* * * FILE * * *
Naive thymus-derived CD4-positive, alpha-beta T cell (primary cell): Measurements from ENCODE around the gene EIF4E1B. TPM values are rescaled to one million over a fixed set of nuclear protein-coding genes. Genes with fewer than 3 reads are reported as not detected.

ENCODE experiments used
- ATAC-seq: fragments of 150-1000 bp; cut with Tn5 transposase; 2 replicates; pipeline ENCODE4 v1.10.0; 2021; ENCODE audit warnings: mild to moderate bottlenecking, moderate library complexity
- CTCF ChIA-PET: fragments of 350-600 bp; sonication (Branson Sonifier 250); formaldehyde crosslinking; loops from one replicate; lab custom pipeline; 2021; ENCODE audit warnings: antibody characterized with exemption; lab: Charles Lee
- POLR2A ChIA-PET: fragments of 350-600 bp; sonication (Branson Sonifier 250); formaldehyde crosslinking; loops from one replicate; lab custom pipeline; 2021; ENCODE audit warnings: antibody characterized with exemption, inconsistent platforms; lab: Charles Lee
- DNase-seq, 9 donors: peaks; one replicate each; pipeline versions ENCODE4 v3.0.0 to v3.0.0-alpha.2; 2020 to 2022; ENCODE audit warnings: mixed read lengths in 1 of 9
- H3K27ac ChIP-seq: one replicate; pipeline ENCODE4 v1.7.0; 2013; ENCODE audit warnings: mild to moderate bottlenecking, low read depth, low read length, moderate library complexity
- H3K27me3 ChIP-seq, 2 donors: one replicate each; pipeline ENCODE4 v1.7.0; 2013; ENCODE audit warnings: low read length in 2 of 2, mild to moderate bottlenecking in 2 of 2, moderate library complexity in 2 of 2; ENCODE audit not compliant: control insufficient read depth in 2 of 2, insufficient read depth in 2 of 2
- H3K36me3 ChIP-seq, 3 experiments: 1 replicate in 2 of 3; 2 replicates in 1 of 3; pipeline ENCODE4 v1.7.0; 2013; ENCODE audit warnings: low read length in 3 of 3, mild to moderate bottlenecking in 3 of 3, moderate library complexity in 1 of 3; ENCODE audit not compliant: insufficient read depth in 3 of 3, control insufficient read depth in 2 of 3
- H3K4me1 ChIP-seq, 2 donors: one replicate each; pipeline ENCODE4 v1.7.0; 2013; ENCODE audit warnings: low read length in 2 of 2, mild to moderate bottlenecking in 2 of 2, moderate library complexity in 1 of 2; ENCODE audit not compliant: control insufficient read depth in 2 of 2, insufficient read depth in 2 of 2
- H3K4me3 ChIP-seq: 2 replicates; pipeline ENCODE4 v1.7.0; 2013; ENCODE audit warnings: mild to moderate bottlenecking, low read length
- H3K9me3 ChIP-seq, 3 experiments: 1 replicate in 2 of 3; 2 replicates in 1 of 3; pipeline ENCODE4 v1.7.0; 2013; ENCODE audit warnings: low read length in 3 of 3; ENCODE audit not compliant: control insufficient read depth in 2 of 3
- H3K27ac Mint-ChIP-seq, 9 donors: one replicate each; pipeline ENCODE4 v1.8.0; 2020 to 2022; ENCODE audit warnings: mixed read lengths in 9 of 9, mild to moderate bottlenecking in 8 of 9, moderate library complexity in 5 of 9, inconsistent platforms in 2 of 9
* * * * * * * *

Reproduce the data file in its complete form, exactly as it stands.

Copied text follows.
Naive thymus-derived CD4-positive, alpha-beta T cell (primary cell): Measurements from ENCODE around the gene EIF4E1B. TPM values are rescaled to one million over a fixed set of nuclear protein-coding genes. Genes with fewer than 3 reads are reported as not detected.

ENCODE experiments used
- ATAC-seq: fragments of 150-1000 bp; cut with Tn5 transposase; 2 replicates; pipeline ENCODE4 v1.10.0; 2021; ENCODE audit warnings: mild to moderate bottlenecking, moderate library complexity
- CTCF ChIA-PET: fragments of 350-600 bp; sonication (Branson Sonifier 250); formaldehyde crosslinking; loops from one replicate; lab custom pipeline; 2021; ENCODE audit warnings: antibody characterized with exemption; lab: Charles Lee
- POLR2A ChIA-PET: fragments of 350-600 bp; sonication (Branson Sonifier 250); formaldehyde crosslinking; loops from one replicate; lab custom pipeline; 2021; ENCODE audit warnings: antibody characterized with exemption, inconsistent platforms; lab: Charles Lee
- DNase-seq, 9 donors: peaks; one replicate each; pipeline versions ENCODE4 v3.0.0 to v3.0.0-alpha.2; 2020 to 2022; ENCODE audit warnings: mixed read lengths in 1 of 9
- H3K27ac ChIP-seq: one replicate; pipeline ENCODE4 v1.7.0; 2013; ENCODE audit warnings: mild to moderate bottlenecking, low read depth, low read length, moderate library complexity
- H3K27me3 ChIP-seq, 2 donors: one replicate each; pipeline ENCODE4 v1.7.0; 2013; ENCODE audit warnings: low read length in 2 of 2, mild to moderate bottlenecking in 2 of 2, moderate library complexity in 2 of 2; ENCODE audit not compliant: control insufficient read depth in 2 of 2, insufficient read depth in 2 of 2
- H3K36me3 ChIP-seq, 3 experiments: 1 replicate in 2 of 3; 2 replicates in 1 of 3; pipeline ENCODE4 v1.7.0; 2013; ENCODE audit warnings: low read length in 3 of 3, mild to moderate bottlenecking in 3 of 3, moderate library complexity in 1 of 3; ENCODE audit not compliant: insufficient read depth in 3 of 3, control insufficient read depth in 2 of 3
- H3K4me1 ChIP-seq, 2 donors: one replicate each; pipeline ENCODE4 v1.7.0; 2013; ENCODE audit warnings: low read length in 2 of 2, mild to moderate bottlenecking in 2 of 2, moderate library complexity in 1 of 2; ENCODE audit not compliant: control insufficient read depth in 2 of 2, insufficient read depth in 2 of 2
- H3K4me3 ChIP-seq: 2 replicates; pipeline ENCODE4 v1.7.0; 2013; ENCODE audit warnings: mild to moderate bottlenecking, low read length
- H3K9me3 ChIP-seq, 3 experiments: 1 replicate in 2 of 3; 2 replicates in 1 of 3; pipeline ENCODE4 v1.7.0; 2013; ENCODE audit warnings: low read length in 3 of 3; ENCODE audit not compliant: control insufficient read depth in 2 of 3
- H3K27ac Mint-ChIP-seq, 9 donors: one replicate each; pipeline ENCODE4 v1.8.0; 2020 to 2022; ENCODE audit warnings: mixed read lengths in 9 of 9, mild to moderate bottlenecking in 8 of 9, moderate library complexity in 5 of 9, inconsistent platforms in 2 of 9